Forecasting Daily and Monthly Exchange Rates With Machine Learning Techniques

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    Forecasting daily and monthly exchange rates with machine learning


    Vasilios Plakandaras1,

    Theophilos Papadimitriou*, Periklis Gogas


    Department of Economics

    Democritus University of Thrace.


    We combine signal processing to machine learning methodologies by introducing a

    hybrid Ensemble Empirical Mode Decomposition (EEMD), Multivariate Adaptive

    Regression Splines (MARS) and Support Vector Regression (SVR) model in order to

    forecast the monthly and daily Euro (EUR)/United States Dollar (USD), USD/Japanese

    Yen (JPY), Australian Dollar (AUD)/Norwegian Krone (NOK), New Zealand Dollar

    (NZD)/Brazilian Real (BRL) and South African Rand (ZAR)/Philippine Peso (PHP)

    exchange rates. After the decomposition with EEMD of the original exchange rate series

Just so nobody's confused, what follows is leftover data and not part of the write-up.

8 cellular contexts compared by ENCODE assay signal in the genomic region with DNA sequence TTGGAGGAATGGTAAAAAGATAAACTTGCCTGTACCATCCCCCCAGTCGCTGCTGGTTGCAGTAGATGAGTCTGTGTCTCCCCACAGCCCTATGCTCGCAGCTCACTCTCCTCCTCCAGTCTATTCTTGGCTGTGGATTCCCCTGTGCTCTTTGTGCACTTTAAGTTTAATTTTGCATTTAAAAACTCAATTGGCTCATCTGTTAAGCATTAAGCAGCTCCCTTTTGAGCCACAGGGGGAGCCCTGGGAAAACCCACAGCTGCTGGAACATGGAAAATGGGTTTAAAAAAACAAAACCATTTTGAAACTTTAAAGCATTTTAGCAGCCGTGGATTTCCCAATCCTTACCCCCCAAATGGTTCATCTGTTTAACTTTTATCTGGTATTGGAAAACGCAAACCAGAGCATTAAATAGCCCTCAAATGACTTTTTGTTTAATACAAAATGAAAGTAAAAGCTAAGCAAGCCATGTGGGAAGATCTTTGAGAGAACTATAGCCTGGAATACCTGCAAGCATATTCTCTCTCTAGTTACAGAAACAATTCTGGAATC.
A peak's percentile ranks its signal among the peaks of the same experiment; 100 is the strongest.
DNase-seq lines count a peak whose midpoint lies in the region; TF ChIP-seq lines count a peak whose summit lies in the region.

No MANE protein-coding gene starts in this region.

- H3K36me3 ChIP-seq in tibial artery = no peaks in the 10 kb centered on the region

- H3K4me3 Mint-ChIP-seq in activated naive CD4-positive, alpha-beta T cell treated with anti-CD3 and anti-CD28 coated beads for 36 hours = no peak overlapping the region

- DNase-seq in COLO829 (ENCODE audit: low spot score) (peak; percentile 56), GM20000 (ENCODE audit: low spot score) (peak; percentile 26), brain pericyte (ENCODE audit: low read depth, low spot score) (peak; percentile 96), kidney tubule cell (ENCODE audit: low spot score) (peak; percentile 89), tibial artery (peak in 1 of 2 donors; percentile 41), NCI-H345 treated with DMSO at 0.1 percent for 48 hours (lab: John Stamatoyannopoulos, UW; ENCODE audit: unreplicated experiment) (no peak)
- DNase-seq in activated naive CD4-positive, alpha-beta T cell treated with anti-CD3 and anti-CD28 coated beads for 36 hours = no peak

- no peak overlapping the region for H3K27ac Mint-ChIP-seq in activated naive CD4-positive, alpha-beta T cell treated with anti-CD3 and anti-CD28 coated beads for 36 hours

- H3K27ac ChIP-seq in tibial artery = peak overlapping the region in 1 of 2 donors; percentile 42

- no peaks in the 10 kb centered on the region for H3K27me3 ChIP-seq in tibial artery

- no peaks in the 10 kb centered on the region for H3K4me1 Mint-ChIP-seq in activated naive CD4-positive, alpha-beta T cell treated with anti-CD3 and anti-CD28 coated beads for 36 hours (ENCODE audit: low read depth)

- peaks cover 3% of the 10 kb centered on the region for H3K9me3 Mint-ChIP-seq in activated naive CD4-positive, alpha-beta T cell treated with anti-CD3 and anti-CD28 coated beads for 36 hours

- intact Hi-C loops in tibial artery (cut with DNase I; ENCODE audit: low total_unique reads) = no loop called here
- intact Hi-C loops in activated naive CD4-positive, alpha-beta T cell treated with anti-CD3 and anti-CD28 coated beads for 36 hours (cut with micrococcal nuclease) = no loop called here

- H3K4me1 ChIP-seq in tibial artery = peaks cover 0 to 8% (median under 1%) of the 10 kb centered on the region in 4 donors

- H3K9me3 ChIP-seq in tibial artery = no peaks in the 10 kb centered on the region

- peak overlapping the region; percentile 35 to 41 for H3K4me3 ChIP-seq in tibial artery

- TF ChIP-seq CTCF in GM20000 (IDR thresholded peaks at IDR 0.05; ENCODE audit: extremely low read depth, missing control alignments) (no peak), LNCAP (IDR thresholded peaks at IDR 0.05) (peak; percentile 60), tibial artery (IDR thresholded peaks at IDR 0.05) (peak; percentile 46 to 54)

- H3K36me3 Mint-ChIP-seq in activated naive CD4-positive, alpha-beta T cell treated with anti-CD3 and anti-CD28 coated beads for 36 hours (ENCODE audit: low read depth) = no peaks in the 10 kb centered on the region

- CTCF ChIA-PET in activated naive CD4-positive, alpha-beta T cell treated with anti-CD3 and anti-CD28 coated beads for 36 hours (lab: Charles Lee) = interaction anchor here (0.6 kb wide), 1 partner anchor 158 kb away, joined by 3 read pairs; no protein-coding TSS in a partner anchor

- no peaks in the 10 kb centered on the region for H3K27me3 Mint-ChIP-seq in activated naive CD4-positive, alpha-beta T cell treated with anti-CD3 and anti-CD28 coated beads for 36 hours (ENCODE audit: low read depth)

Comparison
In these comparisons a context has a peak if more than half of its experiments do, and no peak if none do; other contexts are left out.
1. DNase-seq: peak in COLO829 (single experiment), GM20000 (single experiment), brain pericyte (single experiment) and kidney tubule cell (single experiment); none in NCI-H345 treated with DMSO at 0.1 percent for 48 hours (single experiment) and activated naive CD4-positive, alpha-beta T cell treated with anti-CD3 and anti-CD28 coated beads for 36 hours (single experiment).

into a smoothed and a fluctuation component, MARS selects the most informative input

    datasets from the plethora of variables included in our initial data set. The selected

    variables are fed into two distinctive SVR models for forecasting each component

    separately one period ahead for daily and monthly data. The summation of the two

    forecasted components provides exchange rate forecasts. The above implementation

    exhibits superior forecasting ability in exchange rate forecasting compared to various

    models. Overall the proposed model a) is a combination of empirically proven effective

    techniques in forecasting time series, b) is data driven, c) relies on minimum initial

    assumptions and d) provides a structural aspect of the forecasting problem.

    JEL Code: G15

    Key words: Exchange rate forecasting, Support Vector Regression, Multivariate

    Adaptive Regression Splines, variable selection, Ensemble Empirical Mode

    Decomposition, time series forecasting.

    1 *, corresponding author +

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    1. Introduction

    Following the breakdown of the Bretton Woods fixed exchange rate system, a large

    number of models were proposed in order to outperform the random walk model in